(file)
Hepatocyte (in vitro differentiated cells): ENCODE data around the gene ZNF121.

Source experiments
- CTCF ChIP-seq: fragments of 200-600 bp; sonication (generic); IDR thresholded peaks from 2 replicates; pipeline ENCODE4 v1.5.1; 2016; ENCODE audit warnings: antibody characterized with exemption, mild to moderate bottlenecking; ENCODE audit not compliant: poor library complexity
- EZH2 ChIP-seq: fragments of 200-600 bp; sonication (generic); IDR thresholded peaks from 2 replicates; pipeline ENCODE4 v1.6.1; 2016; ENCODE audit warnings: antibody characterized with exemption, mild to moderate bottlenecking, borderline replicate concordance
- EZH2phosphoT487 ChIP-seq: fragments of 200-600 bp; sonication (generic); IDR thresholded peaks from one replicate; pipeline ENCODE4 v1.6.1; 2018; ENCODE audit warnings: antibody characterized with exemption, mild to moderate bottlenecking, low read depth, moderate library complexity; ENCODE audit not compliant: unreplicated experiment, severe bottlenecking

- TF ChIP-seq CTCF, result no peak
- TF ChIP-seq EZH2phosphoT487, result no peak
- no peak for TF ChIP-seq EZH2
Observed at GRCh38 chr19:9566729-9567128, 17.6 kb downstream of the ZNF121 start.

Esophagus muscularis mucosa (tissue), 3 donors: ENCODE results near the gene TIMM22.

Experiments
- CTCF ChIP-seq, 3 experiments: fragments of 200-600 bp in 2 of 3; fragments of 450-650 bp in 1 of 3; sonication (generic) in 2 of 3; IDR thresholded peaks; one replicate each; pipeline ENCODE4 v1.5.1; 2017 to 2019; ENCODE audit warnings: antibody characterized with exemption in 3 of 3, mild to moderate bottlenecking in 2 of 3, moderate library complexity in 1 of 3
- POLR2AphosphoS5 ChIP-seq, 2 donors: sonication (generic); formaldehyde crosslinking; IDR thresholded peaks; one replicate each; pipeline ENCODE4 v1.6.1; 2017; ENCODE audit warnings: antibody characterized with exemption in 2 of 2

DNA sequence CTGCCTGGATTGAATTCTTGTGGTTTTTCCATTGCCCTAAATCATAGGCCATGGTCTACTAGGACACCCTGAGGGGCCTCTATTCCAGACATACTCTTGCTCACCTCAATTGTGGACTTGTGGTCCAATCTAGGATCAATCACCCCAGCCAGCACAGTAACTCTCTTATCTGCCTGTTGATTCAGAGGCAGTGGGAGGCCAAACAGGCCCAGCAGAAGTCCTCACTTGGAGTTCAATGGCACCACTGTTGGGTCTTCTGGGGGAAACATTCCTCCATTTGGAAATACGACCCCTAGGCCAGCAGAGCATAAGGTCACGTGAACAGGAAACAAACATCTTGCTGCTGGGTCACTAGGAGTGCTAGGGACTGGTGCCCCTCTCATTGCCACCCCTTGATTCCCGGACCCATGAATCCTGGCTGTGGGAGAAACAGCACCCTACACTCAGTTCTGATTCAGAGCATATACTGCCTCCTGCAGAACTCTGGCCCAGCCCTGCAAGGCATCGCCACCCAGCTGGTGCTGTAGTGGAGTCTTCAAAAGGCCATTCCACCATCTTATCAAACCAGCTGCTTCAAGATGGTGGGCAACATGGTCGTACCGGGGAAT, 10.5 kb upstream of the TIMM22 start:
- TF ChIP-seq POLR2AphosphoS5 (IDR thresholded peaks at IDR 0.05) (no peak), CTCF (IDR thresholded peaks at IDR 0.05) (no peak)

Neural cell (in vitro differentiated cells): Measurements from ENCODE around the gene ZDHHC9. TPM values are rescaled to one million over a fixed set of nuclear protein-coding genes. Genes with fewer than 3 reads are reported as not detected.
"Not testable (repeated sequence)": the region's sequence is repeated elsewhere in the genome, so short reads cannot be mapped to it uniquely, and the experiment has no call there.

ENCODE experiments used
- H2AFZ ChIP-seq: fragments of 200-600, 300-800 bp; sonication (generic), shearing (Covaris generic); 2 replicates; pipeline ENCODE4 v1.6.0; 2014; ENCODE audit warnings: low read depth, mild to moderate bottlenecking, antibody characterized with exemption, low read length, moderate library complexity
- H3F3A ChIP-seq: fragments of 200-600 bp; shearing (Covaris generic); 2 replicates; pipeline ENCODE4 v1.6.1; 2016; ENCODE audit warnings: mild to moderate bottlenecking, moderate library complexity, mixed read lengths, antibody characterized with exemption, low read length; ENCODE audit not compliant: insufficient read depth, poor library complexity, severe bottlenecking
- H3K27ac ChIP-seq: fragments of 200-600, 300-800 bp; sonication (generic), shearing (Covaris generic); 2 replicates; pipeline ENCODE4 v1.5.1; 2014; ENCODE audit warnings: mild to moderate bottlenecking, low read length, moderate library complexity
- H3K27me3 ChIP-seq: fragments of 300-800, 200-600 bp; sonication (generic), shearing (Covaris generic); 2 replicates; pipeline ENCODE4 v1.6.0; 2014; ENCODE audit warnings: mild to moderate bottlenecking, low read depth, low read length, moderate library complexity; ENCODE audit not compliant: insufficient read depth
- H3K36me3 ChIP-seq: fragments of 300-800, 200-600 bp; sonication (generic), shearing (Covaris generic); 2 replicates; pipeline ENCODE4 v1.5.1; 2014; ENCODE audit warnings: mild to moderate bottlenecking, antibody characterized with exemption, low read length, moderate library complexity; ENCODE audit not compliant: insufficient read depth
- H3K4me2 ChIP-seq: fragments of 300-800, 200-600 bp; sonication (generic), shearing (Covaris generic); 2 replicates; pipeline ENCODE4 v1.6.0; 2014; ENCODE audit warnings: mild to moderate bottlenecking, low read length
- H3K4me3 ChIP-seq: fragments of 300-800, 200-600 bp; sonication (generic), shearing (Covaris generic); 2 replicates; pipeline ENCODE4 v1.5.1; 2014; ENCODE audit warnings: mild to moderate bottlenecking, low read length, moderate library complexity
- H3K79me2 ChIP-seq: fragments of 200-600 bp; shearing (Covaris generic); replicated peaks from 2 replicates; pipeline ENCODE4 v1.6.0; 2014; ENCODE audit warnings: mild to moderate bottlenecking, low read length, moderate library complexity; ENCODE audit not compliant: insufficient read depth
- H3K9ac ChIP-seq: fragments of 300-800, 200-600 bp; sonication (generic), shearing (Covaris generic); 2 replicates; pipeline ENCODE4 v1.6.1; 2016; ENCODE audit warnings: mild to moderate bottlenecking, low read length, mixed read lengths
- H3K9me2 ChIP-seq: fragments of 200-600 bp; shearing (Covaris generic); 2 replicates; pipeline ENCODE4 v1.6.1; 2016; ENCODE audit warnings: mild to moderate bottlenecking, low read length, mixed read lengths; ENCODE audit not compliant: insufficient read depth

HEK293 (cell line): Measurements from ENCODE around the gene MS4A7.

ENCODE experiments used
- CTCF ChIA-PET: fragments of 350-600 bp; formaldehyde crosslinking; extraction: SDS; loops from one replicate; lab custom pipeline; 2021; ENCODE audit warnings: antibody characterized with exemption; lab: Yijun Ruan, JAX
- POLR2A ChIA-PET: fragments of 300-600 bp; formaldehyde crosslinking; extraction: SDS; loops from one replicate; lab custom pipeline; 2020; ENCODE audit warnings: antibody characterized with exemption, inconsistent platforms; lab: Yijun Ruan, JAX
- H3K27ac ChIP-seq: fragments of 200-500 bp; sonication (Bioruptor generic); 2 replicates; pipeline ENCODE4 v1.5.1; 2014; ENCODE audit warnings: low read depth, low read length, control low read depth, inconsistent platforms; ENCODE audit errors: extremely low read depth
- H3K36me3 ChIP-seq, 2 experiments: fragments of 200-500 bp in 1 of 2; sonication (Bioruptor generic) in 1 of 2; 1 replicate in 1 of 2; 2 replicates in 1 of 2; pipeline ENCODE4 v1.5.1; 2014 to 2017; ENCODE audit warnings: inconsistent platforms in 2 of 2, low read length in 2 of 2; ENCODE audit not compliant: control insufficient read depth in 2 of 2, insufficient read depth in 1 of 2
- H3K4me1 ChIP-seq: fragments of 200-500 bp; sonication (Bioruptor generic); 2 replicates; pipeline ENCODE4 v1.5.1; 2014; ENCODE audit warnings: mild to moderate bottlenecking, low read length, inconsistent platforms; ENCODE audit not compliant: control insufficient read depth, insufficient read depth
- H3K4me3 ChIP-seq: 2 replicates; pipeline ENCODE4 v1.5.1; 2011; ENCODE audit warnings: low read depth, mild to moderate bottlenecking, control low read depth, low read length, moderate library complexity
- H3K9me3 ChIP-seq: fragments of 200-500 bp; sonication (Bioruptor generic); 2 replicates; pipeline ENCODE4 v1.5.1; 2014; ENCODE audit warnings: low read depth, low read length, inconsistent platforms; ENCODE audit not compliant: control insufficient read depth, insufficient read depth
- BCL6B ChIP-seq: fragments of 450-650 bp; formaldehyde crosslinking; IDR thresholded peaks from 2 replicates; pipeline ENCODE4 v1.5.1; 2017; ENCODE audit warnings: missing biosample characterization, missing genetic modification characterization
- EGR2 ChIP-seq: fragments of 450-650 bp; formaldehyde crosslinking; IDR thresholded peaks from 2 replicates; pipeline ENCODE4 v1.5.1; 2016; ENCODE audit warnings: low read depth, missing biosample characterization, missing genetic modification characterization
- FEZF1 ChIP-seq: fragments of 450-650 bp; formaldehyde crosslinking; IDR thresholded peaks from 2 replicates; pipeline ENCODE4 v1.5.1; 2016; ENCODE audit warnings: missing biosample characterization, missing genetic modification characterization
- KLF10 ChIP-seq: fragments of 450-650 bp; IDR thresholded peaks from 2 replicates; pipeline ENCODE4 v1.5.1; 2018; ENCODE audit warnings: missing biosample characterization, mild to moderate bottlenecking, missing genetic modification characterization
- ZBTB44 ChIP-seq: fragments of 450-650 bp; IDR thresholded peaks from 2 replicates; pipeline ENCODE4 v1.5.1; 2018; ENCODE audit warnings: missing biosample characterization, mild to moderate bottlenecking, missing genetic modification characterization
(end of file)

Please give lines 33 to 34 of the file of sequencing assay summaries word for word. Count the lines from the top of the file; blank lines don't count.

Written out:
- H3K27ac ChIP-seq: fragments of 200-500 bp; sonication (Bioruptor generic); 2 replicates; pipeline ENCODE4 v1.5.1; 2014; ENCODE audit warnings: low read depth, low read length, control low read depth, inconsistent platforms; ENCODE audit errors: extremely low read depth
- H3K36me3 ChIP-seq, 2 experiments: fragments of 200-500 bp in 1 of 2; sonication (Bioruptor generic) in 1 of 2; 1 replicate in 1 of 2; 2 replicates in 1 of 2; pipeline ENCODE4 v1.5.1; 2014 to 2017; ENCODE audit warnings: inconsistent platforms in 2 of 2, low read length in 2 of 2; ENCODE audit not compliant: control insufficient read depth in 2 of 2, insufficient read depth in 1 of 2